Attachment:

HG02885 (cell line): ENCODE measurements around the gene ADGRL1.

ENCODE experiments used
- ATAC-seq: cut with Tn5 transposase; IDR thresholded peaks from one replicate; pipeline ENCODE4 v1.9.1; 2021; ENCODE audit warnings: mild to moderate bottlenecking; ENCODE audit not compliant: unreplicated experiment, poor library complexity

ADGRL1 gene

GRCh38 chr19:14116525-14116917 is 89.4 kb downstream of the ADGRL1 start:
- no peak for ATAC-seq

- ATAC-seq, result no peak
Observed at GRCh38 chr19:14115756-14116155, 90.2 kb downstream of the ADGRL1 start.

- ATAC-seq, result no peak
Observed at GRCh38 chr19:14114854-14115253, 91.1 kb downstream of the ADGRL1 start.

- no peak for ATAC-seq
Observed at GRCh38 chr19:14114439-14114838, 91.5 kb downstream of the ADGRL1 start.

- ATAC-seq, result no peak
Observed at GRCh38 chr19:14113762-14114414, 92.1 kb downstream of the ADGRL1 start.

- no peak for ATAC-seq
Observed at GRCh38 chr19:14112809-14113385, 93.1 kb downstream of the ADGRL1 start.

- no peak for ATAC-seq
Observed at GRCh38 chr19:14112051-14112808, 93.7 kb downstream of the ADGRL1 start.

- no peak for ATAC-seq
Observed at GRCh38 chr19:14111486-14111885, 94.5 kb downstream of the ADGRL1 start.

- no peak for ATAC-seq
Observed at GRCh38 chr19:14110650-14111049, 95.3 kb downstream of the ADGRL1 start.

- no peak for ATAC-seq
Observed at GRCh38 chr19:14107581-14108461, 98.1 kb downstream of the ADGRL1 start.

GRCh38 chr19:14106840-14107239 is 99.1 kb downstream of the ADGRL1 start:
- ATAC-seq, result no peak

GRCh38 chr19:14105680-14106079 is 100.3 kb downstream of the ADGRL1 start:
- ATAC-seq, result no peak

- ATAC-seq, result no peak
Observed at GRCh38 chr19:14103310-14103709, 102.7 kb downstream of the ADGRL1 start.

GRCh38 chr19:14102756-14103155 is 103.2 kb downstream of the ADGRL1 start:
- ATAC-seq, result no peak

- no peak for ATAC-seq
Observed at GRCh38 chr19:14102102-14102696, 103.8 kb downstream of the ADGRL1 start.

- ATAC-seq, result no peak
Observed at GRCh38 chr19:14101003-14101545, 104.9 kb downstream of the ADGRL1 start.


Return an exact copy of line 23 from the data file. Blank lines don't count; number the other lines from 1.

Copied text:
- no peak for ATAC-seq